SURGICAL DEVICES AND METHODS PROVIDING SACROILIAC STABILIZATION
Cross-reference to Related Applications The present application claims the benefit of U.S. provisional app. no.
61/515,075, filed August 4, 2011 and U.S. utility application no. 13/565,975, filed August 3, 2012, which are hereby incorporated herein in their entirety by reference.
Field of the Invention The present invention relates to the field of surgical procedures, and, more particularly, to musculoskeletal surgical procedures and associated devices.
Background of the Invention The sacroiliac joint (SI joint) is increasingly being diagnosed as a common pain generator. That is, Si joint degenerative disease and instability are being diagnosed and treated more commonly. Contributing factors include post traumatic injury, accelerated wear/instability after lumbar fusion, post pregnancy pain/instability and longer life span combined with a more active lifestyle in many patients. In addition, complex spine surgeries, such as for correction of sagittal plane deformity, often require iliac fixation to maintain correction in patients with a high pelvic incidence or high risk of lumbo-sacral hardware failure.
High energy pelvic ring injuries that involve disruption of the SI joint and/or displaced fractures of the sacrum present unique challenges to the orthopedic traumatologist. Some sacral fractures require solid posterior stabilization, which may be difficult to achieve with typical treatment methods. Furthermore, vertically unstable sacral fractures/Si joint disruptions have a relatively high incidence of neurovascular injury and may require unique stabilization. Typically, a spinal surgeon will be involved to perform lumbo-pelvic stabilization of these injuries to provide vertical stability of the injury. However, there may be significant soft tissue trauma associated with these injuries, making extensive surgical approaches of elevated risk in terms of infection and wound complications.
10005]Current techniques and instrumentation systems may require extensive surgical exposure and dissection. Moreover, such instrumentation systems are typically designed for other applications, and not to connect and stabilize the lumbar spine and pelvis. As a result, this can make the surgical times longer and more frustrating for surgeons and surgical staff. For example, traditional posterior iliac screws are often prominent because the posterior iliac crest is relatively subcutaneous. Yet, this sometimes makes hardware painful for the patient and at risk for pressure soreness following surgery.
Summary of the Invention  It is therefore an object of the present invention to provide enhanced methods and devices for stabilization of the spine and/or pelvis.
This and other objects, features, and advantages are provided by a surgical method for at least one ilium having an iliac crest and inner and outer tables on opposing sides of the iliac crest. The method may include inserting at least one base into the ilium, where the at least one base has a channel therein. The method may further include inserting a support member through the ilium and through the channel of the at least one base so that the support member extends between the inner and outer tables, and securing the support member to the at least one base. Accordingly, the method may allow for relatively shorter surgical times, and help reduce a likelihood of pressure soreness to the patient from protruding hardware, for example.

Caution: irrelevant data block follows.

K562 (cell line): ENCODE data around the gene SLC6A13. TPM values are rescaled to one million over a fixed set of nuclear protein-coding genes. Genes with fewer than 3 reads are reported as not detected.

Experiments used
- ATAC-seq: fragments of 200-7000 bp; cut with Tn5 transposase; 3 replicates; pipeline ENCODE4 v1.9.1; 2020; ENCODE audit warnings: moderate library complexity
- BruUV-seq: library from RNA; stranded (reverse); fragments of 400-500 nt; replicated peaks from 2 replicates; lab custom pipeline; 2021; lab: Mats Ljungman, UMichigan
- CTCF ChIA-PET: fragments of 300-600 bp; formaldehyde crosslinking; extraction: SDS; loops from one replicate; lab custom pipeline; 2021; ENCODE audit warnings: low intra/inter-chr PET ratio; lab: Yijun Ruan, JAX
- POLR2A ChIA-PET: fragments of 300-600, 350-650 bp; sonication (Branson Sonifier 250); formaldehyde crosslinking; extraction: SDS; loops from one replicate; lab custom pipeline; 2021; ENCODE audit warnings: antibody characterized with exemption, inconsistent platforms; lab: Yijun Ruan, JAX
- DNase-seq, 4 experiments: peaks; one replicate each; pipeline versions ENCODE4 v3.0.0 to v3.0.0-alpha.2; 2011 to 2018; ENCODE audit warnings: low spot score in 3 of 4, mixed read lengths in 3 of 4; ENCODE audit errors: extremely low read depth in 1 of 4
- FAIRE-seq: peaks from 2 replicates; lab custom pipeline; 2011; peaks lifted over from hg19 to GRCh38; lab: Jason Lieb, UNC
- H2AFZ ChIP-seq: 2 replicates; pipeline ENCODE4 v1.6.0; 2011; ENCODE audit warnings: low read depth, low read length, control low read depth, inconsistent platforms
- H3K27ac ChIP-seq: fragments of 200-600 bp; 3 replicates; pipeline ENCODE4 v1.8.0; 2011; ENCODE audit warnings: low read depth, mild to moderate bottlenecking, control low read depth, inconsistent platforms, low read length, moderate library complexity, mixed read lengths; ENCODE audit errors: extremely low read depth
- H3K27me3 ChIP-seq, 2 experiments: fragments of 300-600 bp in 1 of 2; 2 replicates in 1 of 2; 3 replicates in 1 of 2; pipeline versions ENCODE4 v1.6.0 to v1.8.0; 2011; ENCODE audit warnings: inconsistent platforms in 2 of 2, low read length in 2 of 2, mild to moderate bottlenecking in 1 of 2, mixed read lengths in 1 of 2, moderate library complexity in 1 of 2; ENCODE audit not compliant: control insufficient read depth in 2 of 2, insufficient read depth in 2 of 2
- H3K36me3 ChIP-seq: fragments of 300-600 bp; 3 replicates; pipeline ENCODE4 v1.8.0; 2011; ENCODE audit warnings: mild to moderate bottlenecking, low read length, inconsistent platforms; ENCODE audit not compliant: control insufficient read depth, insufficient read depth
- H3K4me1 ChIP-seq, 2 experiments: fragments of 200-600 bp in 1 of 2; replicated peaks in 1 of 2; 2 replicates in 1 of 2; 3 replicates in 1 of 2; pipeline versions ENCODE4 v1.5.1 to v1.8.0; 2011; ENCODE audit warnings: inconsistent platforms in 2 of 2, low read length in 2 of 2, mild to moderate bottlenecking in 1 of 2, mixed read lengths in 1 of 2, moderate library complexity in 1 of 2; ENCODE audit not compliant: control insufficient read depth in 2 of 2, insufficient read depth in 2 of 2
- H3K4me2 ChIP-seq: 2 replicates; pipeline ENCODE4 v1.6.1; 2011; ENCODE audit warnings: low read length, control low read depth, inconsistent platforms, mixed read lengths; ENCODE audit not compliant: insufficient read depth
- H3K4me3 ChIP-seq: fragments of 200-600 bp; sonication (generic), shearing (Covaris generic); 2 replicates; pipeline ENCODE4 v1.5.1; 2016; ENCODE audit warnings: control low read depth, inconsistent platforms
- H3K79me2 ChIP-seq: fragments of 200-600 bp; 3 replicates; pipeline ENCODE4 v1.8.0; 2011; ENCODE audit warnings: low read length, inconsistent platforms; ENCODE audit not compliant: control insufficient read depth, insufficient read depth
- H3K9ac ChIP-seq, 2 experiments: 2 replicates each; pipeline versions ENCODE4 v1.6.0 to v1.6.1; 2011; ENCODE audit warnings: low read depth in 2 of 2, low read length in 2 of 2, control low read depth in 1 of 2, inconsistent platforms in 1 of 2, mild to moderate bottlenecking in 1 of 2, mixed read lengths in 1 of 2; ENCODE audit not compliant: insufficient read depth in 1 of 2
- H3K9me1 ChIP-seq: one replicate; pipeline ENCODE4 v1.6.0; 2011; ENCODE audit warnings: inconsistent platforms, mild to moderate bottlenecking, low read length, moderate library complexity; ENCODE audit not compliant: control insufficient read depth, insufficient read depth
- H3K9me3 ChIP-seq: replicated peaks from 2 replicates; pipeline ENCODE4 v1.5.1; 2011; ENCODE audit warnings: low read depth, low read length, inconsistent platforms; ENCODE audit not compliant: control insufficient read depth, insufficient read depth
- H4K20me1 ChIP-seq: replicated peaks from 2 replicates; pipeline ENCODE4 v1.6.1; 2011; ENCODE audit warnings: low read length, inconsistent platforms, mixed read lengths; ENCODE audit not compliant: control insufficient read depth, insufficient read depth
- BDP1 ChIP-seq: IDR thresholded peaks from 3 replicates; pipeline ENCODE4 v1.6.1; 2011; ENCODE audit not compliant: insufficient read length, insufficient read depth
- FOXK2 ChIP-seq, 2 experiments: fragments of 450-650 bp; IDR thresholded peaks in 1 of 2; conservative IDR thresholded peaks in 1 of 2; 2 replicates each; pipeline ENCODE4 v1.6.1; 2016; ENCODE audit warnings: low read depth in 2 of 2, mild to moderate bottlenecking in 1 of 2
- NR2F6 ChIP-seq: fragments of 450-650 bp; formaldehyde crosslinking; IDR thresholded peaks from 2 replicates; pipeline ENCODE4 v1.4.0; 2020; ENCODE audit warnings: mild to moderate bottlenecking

[00081 More particularly, the support member may comprise a rod, for example.
Furthermore, in some embodiments the at least one ilium may comprise a left ilium and a right ilium. In such example embodiments, inserting the at least one base may comprise inserting a first base in the left ilium and a second base in the right ilium.
Further, inserting the support member may comprise inserting a proximal end of the support member through the left ilium and the first channel of the first base so that the proximal end extends between the inner and outer tables of the left ilium, and inserting a distal end of the support member through the right ilium and the second channel of the second base so that the distal end extends between the inner and outer tables of the right ilium. Moreover, securing may comprise securing the support member to the first base and the second base.
 In another example embodiment, inserting the support member may comprise inserting a proximal end of the support member through the ilium and through the channel of the at least one base, and the method may further include coupling a distal end of the support member to an adjacent vertebral body. Moreover, coupling the distal end of the support member to the adjacent vertebral body may comprise coupling the distal end to a spinal rod also coupled to the adjacent vertebral body.
[001 O]Additionally, coupling the distal end of the support member to the adjacent vertebral body may comprise coupling the distal end to a bone screw device carried by the adjacent vertebral body. More particularly, the bone screw device may include a threaded base configured to be screwed into the vertebral body, and a first head carried by the threaded based and defining a first channel therein, where the first channel is configured to receive a support rod and the first head has first internal threads within the first channel. The bone screw device may further include a second head comprising a threaded base configured to be threadabiy coupled with the first inner threads to secure the support rod within the first channel of the first screw head, and an articulating head portion coupled to the threaded base and defining a second channel therein, where the articulating head is configured for polyaxial movement relative to the threaded base.
Accordingly, coupling the distal end of the support member to the adjacent vertebral body may further comprise coupling the distal end of the support member within the second channel of the articulating head portion.